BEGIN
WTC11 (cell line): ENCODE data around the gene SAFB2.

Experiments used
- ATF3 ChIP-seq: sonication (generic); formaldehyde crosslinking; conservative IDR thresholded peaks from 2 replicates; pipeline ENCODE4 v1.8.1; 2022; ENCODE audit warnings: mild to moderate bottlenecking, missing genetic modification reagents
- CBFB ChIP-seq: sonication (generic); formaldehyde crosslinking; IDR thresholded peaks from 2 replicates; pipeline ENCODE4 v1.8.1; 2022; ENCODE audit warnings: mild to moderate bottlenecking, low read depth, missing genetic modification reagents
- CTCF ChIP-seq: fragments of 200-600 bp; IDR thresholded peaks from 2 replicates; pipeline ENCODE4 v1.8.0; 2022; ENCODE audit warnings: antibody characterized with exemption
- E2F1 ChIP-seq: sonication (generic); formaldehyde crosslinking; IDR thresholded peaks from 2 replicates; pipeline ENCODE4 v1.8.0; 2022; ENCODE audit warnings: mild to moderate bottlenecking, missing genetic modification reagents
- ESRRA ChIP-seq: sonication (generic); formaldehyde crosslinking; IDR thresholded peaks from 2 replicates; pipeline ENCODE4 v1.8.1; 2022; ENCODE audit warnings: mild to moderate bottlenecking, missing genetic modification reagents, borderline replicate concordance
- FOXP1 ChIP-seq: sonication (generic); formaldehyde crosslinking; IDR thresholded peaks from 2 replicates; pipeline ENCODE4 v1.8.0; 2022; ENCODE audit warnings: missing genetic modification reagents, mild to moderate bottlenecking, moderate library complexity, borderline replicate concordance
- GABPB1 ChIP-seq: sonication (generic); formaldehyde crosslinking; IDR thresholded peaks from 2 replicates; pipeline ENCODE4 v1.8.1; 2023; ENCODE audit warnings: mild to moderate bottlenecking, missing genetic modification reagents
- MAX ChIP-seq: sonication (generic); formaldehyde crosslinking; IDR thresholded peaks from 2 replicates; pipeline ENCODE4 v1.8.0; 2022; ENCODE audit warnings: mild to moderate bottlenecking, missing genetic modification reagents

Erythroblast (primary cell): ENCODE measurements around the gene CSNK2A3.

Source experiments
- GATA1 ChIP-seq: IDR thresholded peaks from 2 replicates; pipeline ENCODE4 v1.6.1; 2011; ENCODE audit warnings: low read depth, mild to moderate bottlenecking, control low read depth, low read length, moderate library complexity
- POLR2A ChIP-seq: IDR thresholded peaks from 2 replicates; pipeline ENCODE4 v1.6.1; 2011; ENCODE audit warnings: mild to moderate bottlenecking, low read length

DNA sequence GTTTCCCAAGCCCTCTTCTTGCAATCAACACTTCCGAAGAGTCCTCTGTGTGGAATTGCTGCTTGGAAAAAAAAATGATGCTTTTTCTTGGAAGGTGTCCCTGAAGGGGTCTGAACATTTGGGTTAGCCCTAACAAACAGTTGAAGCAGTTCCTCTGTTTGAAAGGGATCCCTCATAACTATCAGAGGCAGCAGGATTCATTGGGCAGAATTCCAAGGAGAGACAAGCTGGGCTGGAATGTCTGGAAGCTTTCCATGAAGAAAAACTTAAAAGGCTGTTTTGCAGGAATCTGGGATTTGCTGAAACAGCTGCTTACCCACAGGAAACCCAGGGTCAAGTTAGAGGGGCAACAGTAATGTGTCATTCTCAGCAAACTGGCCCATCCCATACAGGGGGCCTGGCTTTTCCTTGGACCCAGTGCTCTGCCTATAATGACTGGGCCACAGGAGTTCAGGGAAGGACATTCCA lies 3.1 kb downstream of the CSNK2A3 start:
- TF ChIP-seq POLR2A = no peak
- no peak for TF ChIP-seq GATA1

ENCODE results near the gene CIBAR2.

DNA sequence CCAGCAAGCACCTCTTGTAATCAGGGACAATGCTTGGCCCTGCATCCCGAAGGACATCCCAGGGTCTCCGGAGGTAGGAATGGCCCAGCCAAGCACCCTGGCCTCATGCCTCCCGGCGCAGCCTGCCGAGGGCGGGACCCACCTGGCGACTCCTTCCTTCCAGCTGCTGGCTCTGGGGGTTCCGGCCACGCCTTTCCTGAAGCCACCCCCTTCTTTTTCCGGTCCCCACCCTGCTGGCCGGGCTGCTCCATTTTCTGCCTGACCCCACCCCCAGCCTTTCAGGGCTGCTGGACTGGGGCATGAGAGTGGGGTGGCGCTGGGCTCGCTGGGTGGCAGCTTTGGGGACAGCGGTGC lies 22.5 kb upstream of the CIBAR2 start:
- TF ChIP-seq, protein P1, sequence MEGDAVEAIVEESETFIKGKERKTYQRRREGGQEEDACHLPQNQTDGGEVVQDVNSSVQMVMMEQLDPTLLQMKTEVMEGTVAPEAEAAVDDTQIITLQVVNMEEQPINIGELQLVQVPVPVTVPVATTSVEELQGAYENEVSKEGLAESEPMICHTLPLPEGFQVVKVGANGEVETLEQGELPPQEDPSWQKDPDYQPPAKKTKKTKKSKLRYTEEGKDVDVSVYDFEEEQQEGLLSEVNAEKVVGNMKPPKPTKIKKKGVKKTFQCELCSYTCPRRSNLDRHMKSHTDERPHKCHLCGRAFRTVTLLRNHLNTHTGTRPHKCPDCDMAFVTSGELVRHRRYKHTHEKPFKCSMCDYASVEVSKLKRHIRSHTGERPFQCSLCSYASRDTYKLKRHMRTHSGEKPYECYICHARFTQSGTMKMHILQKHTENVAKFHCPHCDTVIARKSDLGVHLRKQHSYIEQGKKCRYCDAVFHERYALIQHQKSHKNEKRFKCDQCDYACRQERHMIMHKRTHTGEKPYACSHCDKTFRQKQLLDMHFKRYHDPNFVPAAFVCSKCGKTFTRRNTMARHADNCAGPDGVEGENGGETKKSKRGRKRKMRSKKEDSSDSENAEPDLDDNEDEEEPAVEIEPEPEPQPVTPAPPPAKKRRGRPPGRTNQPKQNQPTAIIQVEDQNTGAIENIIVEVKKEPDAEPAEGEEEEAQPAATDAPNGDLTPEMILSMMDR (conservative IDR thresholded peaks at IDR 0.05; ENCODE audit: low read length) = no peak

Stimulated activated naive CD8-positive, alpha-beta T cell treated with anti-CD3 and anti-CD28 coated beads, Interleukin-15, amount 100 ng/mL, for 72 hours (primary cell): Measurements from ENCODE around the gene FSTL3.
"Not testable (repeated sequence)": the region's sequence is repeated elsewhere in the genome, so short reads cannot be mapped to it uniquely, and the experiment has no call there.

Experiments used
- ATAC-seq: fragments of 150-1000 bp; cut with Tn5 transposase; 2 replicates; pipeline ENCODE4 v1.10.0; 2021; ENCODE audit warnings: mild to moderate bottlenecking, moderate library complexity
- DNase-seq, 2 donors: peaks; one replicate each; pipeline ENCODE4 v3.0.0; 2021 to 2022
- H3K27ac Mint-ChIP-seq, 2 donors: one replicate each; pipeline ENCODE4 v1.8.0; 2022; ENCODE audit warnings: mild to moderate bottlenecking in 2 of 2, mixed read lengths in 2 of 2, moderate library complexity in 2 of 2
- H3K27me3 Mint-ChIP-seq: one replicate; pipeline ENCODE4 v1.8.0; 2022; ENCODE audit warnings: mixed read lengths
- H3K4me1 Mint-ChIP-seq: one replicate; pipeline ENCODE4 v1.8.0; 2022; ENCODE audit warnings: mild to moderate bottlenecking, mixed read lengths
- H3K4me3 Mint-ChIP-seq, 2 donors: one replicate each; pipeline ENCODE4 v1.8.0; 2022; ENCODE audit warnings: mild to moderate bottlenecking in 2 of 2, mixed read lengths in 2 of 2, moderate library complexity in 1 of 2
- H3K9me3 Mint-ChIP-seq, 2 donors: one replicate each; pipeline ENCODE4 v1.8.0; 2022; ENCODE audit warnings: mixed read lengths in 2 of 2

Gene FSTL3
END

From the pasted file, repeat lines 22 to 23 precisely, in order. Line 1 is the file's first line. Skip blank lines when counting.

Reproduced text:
"Not testable (repeated sequence)": the region's sequence is repeated elsewhere in the genome, so short reads cannot be mapped to it uniquely, and the experiment has no call there.

Experiments used